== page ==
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Parameter Validation & Type Coercion for Sinatra
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Parameter Validation & Type Coercion for Sinatra

REST conventions take the guesswork out of designing and consuming web APIs. Simply GET, POST, PATCH, or DELETE resource endpoints, and you get what you'd expect.

However, when it comes to figuring out what parameters are expected... well, all bets are off.

This Sinatra extension takes a first step to solving this problem on the developer side

sinatra-param allows you to declare, validate, and transform endpoint parameters as you would in frameworks like ActiveModel or DataMapper.

Use sinatra-param in combination with Rack::PostBodyContentTypeParser and Rack::NestedParams to automatically parameterize JSON POST bodies and nested parameters.


require 'sinatra/base'
require 'sinatra/param'
require 'json'

class App < Sinatra::Base
  helpers Sinatra::Param

  before do
    content_type :json

  # GET /search?q=example
  # GET /search?q=example&categories=news
  # GET /search?q=example&sort=created_at&order=ASC
  get '/search' do
    param :q,           String, required: true
    param :categories,  Array
    param :sort,        String, default: "title"
    param :order,       String, in: ["ASC", "DESC"], transform: :upcase, default: "ASC"
    param :price,       String, format: "[<\=>]\s*\$\d+"

    one_of :q, :categories


Parameter Types

By declaring parameter types, incoming parameters will automatically be transformed into an object of that type. For instance, if a param is Boolean, values of '1', 'true', 't', 'yes', and 'y' will be automatically transformed into true.

  • String
  • Integer
  • Float
  • Boolean ("1/0", "true/false", "t/f", "yes/no", "y/n")
  • Array ("1,2,3,4,5")
  • Hash (key1:value1,key2:value2)
  • Date, Time, & DateTime


Encapsulate business logic in a consistent way with validations. If a parameter does not satisfy a particular condition, a 400 error is returned with a message explaining the failure.

  • required
  • blank
  • is
  • in, within, range
  • min / max
  • format

Defaults and Transformations

Passing a default option will provide a default value for a parameter if none is passed. A default can defined as either a default or as a Proc:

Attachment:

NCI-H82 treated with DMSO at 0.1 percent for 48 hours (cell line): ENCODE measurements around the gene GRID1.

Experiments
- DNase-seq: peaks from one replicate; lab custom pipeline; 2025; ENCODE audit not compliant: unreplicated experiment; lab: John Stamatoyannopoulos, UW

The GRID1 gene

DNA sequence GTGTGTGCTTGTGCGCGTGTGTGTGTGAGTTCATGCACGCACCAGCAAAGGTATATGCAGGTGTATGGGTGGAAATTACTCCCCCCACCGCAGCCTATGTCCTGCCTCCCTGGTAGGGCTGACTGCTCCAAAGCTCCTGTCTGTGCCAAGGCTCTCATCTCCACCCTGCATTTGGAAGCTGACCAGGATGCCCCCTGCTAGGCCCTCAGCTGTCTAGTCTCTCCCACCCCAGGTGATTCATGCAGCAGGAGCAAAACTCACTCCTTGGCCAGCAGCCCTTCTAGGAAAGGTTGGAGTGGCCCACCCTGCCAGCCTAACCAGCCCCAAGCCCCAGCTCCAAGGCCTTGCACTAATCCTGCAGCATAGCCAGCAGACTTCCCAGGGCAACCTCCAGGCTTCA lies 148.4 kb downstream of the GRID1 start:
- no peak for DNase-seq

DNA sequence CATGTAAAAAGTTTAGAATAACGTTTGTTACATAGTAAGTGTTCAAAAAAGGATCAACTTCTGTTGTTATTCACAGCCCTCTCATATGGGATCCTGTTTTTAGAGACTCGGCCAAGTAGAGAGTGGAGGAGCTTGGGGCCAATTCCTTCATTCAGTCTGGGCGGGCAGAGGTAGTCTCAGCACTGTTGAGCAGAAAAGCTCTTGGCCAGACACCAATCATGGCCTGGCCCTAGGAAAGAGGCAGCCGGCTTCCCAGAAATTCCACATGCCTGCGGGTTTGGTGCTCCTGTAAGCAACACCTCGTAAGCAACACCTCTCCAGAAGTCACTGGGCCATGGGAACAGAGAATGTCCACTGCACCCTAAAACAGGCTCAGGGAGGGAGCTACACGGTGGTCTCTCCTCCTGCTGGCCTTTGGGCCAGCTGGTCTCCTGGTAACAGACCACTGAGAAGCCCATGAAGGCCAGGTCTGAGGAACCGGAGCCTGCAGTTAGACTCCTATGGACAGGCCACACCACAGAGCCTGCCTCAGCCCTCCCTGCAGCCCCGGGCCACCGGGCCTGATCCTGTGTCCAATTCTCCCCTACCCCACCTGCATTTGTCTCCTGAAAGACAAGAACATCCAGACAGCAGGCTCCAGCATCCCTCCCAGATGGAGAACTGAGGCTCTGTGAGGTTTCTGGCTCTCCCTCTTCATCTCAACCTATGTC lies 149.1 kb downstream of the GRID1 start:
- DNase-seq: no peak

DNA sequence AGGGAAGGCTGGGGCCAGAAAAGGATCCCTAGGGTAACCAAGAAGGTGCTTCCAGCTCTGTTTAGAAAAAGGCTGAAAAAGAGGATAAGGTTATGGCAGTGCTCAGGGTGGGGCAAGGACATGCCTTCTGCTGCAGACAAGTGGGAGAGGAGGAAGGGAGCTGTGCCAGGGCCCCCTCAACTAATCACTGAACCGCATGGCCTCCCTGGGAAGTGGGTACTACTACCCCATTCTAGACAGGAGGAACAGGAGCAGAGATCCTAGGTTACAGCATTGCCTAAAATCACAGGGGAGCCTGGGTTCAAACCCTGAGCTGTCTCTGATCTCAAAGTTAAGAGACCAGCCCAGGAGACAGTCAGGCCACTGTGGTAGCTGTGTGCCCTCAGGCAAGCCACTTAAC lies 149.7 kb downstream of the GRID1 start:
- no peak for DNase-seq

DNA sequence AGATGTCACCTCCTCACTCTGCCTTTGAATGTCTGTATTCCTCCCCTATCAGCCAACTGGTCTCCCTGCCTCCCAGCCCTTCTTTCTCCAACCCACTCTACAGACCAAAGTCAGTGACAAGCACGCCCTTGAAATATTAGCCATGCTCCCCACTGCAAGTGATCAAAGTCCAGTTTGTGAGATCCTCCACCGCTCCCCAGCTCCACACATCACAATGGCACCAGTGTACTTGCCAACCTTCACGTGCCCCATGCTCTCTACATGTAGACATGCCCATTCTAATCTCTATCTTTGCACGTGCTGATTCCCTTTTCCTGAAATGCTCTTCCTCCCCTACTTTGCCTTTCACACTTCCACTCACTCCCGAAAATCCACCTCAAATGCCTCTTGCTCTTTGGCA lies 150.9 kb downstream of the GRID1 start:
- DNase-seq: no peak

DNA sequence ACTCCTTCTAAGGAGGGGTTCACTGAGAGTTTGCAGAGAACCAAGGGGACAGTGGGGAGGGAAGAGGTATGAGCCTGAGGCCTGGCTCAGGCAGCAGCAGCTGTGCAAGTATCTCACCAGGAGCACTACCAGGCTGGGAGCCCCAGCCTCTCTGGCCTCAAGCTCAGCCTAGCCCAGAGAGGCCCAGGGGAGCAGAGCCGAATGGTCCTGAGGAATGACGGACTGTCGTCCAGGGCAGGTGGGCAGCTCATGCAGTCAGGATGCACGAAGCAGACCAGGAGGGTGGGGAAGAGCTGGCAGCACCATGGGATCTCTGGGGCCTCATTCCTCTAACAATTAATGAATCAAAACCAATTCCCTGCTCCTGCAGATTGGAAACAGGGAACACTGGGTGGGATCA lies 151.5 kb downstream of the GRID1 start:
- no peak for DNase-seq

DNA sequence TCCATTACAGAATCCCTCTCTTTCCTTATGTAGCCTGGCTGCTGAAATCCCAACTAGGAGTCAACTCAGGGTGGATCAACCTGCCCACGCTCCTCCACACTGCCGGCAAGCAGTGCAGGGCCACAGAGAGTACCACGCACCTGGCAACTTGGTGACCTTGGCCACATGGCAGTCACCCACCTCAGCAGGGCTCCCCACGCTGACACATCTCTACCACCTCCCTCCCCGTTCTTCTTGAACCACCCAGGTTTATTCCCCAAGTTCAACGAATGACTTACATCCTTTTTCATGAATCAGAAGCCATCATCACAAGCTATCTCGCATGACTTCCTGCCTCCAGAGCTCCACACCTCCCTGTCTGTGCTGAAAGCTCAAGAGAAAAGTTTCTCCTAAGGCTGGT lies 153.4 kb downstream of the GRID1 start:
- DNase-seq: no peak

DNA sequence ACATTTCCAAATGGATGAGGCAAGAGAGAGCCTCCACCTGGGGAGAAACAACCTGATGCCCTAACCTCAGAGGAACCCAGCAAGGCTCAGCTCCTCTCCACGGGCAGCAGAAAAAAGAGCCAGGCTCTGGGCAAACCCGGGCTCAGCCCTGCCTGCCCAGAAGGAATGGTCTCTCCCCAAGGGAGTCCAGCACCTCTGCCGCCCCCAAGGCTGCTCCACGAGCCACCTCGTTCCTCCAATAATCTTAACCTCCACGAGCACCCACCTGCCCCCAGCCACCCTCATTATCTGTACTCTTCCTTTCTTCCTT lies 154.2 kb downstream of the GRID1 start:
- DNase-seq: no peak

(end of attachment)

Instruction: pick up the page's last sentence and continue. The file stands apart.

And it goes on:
param :attribution, String, default: "©"
param :year, Integer, default: lambda { }

Use the transform option to take even more of the business logic of parameter I/O out of your code. Anything that responds to to_proc (including Proc and symbols) will do.

param :order, String, in: ["ASC", "DESC"], transform: :upcase, default: "ASC"
param :offset, Integer, min: 0, transform: lambda {|n| n - (n % 10)}

Mutual Exclusivity

Using one_of, routes can specify two or more parameters to be mutually exclusive, and fail if more than one of those parameters is specified:

param :a, String
param :b, String
param :c, String

one_of :a, :b, :c


By default, when a parameter precondition fails, Sinatra::Param will halt 400 with an error message:

    "message": "Invalid parameter, order",
    "errors": {
        "order": "Param must be within [\"ASC\", \"DESC\"]"

To change this, you can set :raise_sinatra_param_exceptions to true, and intercept Sinatra::Param::InvalidParameterError with a Sinatra error do...end block. (To make this work in development, set :show_exceptions to false and :raise_errors to true):

set :raise_sinatra_param_exceptions, true

error Sinatra::Param::InvalidParameterError do
    {error: "#{env['sinatra.error'].param} is invalid"}.to_json

Custom exception handling can also be enabled on an individual parameter basis, by passing the raise option:

param :order, String, in: ["ASC", "DESC"], raise: true

one_of :q, :categories, raise: true


Mattt Thompson


sinatra-param is available under the MIT license. See the LICENSE file for more info.

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